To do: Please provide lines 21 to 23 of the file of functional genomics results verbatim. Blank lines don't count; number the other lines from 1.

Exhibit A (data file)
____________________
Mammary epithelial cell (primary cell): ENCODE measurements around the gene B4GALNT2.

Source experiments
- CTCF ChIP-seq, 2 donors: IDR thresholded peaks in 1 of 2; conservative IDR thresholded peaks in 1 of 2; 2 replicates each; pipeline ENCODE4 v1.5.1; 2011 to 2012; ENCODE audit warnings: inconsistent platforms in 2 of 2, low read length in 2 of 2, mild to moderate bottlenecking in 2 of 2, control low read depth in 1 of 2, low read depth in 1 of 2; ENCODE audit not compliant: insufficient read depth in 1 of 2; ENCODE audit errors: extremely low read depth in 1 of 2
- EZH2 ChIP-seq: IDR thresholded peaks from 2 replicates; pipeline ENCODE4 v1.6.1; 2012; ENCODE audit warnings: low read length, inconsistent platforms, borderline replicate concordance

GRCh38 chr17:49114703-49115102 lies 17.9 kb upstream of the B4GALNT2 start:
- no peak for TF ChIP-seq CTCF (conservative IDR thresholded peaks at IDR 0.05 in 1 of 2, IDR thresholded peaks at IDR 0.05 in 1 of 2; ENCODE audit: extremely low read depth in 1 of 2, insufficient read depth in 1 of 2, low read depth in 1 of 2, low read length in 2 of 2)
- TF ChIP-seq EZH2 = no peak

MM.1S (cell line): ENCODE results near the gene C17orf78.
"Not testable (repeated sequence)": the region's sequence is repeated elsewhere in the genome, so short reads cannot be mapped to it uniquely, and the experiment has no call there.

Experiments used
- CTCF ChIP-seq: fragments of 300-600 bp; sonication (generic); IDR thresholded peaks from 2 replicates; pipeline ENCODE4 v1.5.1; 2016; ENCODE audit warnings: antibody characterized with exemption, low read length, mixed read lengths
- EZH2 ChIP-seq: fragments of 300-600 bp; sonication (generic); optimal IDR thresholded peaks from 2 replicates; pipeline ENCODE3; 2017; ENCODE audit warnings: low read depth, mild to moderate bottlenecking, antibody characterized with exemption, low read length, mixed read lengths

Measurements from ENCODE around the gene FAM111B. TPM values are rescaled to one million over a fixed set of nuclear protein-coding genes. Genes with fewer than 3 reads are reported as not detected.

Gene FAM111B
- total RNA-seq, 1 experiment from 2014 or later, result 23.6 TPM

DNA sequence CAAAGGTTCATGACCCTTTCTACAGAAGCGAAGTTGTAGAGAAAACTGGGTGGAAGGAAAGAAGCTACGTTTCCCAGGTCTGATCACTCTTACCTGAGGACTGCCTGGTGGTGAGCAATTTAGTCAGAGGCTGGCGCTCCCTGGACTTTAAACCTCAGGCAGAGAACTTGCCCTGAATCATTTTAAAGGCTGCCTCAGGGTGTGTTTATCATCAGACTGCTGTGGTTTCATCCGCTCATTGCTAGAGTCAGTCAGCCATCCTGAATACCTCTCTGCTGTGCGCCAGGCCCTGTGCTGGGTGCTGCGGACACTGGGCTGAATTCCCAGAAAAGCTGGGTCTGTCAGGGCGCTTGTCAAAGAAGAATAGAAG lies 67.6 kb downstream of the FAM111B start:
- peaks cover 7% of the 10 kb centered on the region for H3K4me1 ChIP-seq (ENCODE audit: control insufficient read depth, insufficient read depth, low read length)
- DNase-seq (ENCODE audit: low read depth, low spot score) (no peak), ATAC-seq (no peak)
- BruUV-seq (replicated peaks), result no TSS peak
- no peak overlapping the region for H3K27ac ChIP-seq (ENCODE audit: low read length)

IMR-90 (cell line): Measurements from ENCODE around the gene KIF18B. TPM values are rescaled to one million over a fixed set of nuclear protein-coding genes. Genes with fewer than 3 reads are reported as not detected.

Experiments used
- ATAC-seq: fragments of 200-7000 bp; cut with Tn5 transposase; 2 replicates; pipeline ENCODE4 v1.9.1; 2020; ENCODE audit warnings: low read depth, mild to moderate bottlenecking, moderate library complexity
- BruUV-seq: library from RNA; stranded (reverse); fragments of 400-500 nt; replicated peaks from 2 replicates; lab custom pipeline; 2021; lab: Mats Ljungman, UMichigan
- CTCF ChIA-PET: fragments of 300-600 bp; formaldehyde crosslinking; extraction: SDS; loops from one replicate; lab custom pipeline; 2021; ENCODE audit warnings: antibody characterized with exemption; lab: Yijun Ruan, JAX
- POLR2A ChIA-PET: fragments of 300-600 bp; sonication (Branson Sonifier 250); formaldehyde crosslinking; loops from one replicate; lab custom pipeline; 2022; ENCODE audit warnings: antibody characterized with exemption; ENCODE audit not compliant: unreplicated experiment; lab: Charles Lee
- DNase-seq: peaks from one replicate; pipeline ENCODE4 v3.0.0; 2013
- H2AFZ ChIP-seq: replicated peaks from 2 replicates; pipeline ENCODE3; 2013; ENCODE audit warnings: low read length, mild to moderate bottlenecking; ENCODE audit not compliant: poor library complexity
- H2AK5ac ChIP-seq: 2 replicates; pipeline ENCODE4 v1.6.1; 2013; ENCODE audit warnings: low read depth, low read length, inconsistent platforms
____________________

IMR-90 (cell line): Measurements from ENCODE around the gene KIF18B. TPM values are rescaled to one million over a fixed set of nuclear protein-coding genes. Genes with fewer than 3 reads are reported as not detected.

Experiments used
- ATAC-seq: fragments of 200-7000 bp; cut with Tn5 transposase; 2 replicates; pipeline ENCODE4 v1.9.1; 2020; ENCODE audit warnings: low read depth, mild to moderate bottlenecking, moderate library complexity